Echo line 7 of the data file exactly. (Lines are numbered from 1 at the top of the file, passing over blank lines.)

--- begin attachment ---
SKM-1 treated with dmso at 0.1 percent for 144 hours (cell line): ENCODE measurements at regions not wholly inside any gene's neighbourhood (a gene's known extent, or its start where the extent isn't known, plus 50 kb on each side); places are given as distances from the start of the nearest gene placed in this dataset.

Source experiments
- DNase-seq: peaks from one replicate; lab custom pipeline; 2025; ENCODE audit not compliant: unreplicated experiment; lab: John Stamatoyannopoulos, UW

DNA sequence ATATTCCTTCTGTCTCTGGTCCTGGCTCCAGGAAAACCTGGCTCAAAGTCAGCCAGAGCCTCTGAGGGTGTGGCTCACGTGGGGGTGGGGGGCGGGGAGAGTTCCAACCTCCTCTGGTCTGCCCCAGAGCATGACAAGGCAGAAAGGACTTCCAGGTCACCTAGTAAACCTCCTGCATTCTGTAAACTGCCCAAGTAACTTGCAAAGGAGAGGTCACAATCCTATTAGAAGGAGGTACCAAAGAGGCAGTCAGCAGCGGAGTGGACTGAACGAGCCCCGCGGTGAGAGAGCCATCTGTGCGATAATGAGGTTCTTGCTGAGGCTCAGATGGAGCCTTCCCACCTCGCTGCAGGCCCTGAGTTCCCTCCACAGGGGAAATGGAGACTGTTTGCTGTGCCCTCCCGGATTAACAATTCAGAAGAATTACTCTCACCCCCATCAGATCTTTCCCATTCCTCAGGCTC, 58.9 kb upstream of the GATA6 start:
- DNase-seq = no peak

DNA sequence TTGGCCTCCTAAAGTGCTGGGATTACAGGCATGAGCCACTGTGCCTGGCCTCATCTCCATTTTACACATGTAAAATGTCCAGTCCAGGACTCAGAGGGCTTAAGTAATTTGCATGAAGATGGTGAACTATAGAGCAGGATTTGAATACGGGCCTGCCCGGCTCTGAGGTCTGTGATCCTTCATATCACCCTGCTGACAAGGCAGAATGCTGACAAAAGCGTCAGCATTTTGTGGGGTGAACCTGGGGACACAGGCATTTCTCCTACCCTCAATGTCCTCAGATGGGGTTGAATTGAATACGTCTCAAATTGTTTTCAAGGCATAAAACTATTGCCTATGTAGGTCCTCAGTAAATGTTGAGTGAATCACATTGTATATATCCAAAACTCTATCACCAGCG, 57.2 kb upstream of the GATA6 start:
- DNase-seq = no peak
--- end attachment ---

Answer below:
- DNase-seq = no peak